This craze for daft facts is getting out of hand

It was thoughtful of Gary Lineker on Match of the Day, just before the Aston Villa v Newcastle match, to share with us that if Newcastle managed to keep a clean sheet, it would be the first time that they'd had three back-to-back clean sheets away from home in 110 years. You what, you what, you what?

I was so confused by this - I was thinking, "Does that mean 1891 or 1901?" and "Would Newcastle have been in the First or Second Division?" and "If it was 1891, were they called Newcastle United or Newcastle East End?" - that I missed the first ten minutes of the game.

I can see that these stats fill up time in an introduction, but they are becoming awfully annoying.

The next day, before the Man United v Chelsea game, we were overwhelmed by daft facts. It was Fergie's 2,054th game as a manager, compared to Mr Goodhouses' 92nd, which left me wondering about the referee - how many games had he reffed in his career and why were we not being told? And the ballboys - how many games had they ballboyed? What about the hot dog salesmen outside? I bet one of them was notching up his 100th consecutive appearance at Old Trafford, with or without a clean sheet. And Giggsy, if he had come on, would have been appearing for United for the
837th time - or was it his 8,370th or 8,370,111th?

Footer fans have loved facts and figures ever since leagues began in 1888 and Preston North End were nicknamed the "Invincibles", after going through that first season unbeaten. Now, that was an interesting fact. It's getting out of hand, though. Experts bombard us from every angle with ever madder facts, just because they can.

I blame computers - able to store forgotten footer stats going back to 1863 - but also the geeks, so many of them, coming into the game, the swotty, middle-class kids who sit in their bedrooms playing with their, er, "apps", whatever apps are.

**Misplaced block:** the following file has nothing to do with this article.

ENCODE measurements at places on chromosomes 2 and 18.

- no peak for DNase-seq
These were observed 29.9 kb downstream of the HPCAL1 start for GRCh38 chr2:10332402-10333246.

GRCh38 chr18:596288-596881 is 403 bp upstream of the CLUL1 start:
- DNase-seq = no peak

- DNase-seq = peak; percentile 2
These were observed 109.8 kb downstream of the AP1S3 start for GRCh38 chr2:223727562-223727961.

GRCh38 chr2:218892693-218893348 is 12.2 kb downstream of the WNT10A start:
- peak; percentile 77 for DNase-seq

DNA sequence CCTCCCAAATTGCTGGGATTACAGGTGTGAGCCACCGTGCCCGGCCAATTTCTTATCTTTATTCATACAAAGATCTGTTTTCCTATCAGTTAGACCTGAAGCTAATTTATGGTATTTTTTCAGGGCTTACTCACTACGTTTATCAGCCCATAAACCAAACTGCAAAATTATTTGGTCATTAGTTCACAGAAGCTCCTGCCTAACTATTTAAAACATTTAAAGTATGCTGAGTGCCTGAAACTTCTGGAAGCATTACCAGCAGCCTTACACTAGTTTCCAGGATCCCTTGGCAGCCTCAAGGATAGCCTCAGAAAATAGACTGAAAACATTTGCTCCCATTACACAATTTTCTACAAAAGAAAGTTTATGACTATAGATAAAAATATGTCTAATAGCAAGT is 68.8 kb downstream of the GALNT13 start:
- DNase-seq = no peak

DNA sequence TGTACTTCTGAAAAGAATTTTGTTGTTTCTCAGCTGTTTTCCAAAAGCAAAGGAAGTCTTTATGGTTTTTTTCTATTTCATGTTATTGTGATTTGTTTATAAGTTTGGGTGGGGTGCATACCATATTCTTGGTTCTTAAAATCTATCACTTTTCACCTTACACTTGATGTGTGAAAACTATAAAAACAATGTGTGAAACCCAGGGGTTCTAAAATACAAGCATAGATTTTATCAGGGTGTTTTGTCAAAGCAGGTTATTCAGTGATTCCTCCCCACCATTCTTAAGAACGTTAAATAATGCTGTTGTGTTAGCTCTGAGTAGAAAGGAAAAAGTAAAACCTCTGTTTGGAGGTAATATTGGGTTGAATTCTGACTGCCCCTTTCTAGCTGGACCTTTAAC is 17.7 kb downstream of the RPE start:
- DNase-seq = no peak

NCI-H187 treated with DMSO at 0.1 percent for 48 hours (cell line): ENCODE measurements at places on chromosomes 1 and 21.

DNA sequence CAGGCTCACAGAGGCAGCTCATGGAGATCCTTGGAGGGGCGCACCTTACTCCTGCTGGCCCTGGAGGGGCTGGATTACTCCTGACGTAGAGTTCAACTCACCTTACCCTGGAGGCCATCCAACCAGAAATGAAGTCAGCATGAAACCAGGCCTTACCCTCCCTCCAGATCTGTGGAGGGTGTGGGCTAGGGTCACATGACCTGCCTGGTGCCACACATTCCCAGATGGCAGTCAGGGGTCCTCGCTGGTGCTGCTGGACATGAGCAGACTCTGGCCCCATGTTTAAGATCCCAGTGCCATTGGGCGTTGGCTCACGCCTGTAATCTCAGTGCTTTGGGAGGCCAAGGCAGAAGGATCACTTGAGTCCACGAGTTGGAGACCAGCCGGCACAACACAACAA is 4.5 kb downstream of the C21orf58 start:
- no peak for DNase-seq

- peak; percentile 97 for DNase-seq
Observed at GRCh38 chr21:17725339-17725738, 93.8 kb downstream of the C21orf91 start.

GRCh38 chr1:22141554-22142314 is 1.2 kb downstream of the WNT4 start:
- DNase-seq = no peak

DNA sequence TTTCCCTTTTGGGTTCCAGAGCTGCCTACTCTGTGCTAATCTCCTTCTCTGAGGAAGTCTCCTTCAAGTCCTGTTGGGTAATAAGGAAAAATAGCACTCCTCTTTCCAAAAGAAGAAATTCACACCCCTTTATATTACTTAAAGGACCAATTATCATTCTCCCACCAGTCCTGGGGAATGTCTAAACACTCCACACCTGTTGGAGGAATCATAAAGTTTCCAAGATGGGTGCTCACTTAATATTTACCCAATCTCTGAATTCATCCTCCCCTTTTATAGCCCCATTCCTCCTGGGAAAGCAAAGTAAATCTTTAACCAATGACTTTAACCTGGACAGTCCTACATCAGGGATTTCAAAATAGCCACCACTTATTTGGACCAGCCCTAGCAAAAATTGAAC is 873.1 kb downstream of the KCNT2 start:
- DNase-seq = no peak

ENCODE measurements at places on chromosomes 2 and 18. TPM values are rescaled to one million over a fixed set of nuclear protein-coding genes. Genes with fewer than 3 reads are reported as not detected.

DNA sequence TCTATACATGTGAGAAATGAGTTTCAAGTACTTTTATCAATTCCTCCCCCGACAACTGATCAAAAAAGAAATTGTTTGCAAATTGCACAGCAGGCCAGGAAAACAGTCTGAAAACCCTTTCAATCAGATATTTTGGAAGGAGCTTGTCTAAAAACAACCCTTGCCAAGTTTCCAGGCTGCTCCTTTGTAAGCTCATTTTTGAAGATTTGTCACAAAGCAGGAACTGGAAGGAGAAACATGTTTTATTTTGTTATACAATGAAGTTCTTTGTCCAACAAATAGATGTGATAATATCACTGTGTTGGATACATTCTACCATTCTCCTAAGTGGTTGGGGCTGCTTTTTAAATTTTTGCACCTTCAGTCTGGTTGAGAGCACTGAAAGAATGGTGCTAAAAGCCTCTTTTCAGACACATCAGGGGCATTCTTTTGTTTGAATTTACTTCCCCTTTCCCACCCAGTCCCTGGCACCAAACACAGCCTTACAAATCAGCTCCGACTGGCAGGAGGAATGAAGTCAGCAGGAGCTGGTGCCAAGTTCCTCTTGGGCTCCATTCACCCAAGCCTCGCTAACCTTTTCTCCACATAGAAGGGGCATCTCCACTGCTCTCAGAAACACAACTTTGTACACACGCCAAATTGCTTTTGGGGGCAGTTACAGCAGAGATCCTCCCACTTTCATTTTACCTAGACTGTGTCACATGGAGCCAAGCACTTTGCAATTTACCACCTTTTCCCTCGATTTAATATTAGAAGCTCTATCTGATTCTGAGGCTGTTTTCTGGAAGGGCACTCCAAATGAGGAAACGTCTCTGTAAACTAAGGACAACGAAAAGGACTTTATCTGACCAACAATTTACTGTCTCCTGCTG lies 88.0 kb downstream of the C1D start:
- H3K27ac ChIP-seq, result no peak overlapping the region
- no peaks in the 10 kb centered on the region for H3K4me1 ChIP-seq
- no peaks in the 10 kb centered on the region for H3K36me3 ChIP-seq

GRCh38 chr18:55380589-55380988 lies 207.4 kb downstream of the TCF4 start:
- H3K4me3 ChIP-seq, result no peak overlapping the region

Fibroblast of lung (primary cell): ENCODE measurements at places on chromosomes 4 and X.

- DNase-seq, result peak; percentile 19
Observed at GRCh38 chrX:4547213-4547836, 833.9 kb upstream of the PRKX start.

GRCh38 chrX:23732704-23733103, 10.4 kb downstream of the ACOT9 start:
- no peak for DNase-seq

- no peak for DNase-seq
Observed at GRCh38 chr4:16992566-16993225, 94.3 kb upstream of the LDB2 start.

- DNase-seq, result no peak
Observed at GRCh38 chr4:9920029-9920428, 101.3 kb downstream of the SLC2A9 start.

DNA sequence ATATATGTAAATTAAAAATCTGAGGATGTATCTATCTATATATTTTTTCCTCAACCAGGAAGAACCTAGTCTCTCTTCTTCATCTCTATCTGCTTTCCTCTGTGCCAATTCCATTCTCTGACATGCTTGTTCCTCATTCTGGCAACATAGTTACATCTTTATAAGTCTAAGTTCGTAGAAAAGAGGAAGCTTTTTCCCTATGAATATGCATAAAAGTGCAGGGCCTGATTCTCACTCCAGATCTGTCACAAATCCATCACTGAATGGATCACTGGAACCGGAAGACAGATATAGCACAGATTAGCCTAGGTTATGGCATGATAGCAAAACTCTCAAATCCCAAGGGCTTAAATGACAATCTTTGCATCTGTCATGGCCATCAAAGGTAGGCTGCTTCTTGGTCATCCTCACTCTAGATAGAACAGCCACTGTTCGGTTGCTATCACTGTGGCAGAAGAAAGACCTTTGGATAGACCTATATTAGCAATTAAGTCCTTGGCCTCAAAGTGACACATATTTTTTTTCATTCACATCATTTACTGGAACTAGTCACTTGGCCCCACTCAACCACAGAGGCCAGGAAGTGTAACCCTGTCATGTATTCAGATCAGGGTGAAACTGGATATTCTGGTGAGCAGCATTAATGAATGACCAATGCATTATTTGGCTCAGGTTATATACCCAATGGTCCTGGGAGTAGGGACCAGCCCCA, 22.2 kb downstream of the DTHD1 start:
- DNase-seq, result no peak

I've just been reading my copy of October's edition of FourFourTwo, which was probably written and printed two months ago.

All glossy magazines get so far ahead of themselves that I feel that Christmas is already over. It is my fave footer mag, but it has become oh-so-dependent on statistics.

Stat of the nation

The issue devotes a whole page to boasting that it has teamed up with something called Opta to produce "the ultimate iPhone app that will change the way you watch football". As I understand it - and I might have got it completely wrong, as most of it seems to be in a foreign language - it allows the obsessed, the pathetic and the Billy-no-mates types to dissect and analyse every Premier League game this season while watching it.
You can check every player's passing, crossing and tackling and compare the stats with those of any other player, or whizz back to look at their performances in other games.

“Focus on a particular period of the game," the advert screams, "using the match timeline, by dragging the handles on the left and right to select
the time frame. Once you've found something of interest, share it. Humiliate your mates on Facebook or tell the world about your outstanding discovery on Twitter."

In other words, these twerps aren't really watching or enjoying the match. They're just using it to acquire stats and notch up stupid facts, and then show them off to other, equally deprived creatures.

I hurried on to find a proper feature to read, such as Ask a Silly Question, my favourite bit, in which someone from the magazine rings up a well-known player and asks him whether he would rather drown a kitten or a puppy, or, if he had to bed both Angelina Jolie and Angela Merkel, in which order he would do it.

Then another survey caught my eye, this time of Europe's top 30 clubs, ranking them by attendance. Barcelona had the highest average gate last season, with 79,200, but who do you think came a very close second, with 79,100?

Come on, indulge a poor, pathetic football fan with not enough mates. The answer is: Borussia Dortmund. Wow. Totally fascinating . . .

Hunter Davies is a journalist, broadcaster and profilic author perhaps best known for writing about the Beatles. He is an ardent Tottenham fan and writes a regular column on football for the New Statesman.

This article first appeared in the 26 September 2011 issue of the New Statesman, The fifty people who matter